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In response to the shooting, Fred Guttenberg, an activist whose daughter was among 17 people who were killed in the shooting at Marjory Stoneman Douglas High School in Parkland, Florida, last year, said, "Easy access to guns does NOT make us safer."
"Easy access to guns only ensures that those who are determined to kill will have the means to kill as many as possible," he wrote on Twitter.
Shannon Watts, the founder of Moms Demand Action, wrote on Twitter that if "more guns and fewer gun laws made Texas safer, it would be the safest state in the U.S."
"Instead, it has high rates of gun suicide and homicide, and is home to 4 of the 10 deadliest mass shootings," she wrote.
Hilary Rand Whitfield, volunteer chapter leader with the Texas chapter of Moms Demand Action for Gun Sense in America, said: "Over 3,000 people per year are killed with guns in Texas, and rather than reciting gun lobby talking points, our elected officials should do something about it.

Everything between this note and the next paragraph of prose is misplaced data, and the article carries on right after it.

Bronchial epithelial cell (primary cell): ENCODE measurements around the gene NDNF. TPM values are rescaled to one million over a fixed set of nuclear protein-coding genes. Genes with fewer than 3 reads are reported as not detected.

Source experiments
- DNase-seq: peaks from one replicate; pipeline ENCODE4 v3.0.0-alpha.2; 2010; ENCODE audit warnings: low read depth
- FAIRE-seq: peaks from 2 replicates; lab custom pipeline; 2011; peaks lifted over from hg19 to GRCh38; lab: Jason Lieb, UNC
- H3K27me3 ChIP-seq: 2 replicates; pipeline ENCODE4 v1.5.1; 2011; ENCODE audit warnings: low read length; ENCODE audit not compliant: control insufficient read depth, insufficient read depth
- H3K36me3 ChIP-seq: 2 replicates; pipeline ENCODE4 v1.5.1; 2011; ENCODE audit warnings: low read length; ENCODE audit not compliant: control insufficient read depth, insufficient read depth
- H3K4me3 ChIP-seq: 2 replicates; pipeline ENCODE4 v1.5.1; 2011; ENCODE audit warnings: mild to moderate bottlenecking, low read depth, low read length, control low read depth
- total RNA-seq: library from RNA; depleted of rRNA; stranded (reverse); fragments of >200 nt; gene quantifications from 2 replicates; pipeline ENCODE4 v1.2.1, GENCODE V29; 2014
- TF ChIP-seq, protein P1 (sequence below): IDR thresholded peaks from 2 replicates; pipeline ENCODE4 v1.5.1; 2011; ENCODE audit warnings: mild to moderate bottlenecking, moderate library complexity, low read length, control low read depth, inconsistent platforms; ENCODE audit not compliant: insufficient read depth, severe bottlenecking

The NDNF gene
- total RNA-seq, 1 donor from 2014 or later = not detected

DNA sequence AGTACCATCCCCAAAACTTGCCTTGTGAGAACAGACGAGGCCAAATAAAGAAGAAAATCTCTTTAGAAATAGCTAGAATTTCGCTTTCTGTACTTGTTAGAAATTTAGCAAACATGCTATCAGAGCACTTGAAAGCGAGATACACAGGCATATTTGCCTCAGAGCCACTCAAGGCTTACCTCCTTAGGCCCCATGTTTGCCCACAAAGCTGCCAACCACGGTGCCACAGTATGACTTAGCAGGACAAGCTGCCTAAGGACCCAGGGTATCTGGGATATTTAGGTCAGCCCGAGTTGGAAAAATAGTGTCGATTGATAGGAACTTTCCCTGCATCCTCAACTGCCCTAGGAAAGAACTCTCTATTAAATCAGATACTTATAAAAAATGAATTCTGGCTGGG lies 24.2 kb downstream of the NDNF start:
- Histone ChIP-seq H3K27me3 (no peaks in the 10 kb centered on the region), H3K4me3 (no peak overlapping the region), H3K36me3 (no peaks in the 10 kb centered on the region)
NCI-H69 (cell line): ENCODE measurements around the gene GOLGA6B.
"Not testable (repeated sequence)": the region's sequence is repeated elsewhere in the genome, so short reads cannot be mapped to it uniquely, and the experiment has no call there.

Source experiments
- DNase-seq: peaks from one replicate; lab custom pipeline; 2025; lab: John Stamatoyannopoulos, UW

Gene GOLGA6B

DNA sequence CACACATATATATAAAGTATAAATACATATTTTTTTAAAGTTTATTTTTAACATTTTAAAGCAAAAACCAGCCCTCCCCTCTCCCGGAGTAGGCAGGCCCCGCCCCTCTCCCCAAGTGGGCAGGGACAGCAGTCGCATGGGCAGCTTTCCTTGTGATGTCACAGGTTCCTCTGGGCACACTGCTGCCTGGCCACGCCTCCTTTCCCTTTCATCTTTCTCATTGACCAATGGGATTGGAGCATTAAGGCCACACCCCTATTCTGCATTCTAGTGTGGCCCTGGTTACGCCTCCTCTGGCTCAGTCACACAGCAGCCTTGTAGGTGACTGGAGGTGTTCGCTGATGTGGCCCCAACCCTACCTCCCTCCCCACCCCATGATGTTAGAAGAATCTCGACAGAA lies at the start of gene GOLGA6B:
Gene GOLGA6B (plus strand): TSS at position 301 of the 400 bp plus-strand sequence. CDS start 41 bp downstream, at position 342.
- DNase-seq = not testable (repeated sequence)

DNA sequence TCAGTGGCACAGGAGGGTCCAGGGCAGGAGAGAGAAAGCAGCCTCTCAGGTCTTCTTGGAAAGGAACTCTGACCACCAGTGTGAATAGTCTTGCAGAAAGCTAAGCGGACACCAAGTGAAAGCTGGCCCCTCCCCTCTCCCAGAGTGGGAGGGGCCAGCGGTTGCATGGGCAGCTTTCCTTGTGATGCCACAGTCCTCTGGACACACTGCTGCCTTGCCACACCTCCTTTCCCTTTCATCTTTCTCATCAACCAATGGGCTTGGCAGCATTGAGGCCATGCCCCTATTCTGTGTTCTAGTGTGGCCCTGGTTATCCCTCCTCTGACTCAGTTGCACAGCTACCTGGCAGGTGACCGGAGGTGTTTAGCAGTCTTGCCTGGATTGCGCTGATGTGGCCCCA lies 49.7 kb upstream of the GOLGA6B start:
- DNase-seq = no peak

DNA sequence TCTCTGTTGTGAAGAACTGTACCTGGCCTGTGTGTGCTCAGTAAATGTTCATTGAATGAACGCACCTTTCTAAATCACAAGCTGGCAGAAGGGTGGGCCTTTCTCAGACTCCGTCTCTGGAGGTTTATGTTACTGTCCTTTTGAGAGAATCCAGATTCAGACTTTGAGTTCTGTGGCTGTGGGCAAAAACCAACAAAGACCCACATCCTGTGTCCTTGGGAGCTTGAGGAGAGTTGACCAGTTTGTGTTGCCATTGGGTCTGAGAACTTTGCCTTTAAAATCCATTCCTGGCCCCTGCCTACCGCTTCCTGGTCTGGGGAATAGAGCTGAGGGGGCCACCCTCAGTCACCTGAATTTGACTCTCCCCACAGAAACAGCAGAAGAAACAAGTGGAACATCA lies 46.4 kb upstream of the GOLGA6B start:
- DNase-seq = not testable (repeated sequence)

"Across Texas, there is support for common-sense policies like background checks on all gun sales and a Red Flag law, and if our public officials won't take action, we should replace them with leaders who will," she said in a statement.
Sen. Chuck Schumer, D-N.Y., on Monday called for a dramatic increase in non-profit security grants and more support for federal programs to prosecute hate crimes. "Our houses of worship are targets, and they're defenseless," Schumer said during a news conference. "So bad people, hateful people, terrorists, angry people choose houses of worship over and over again."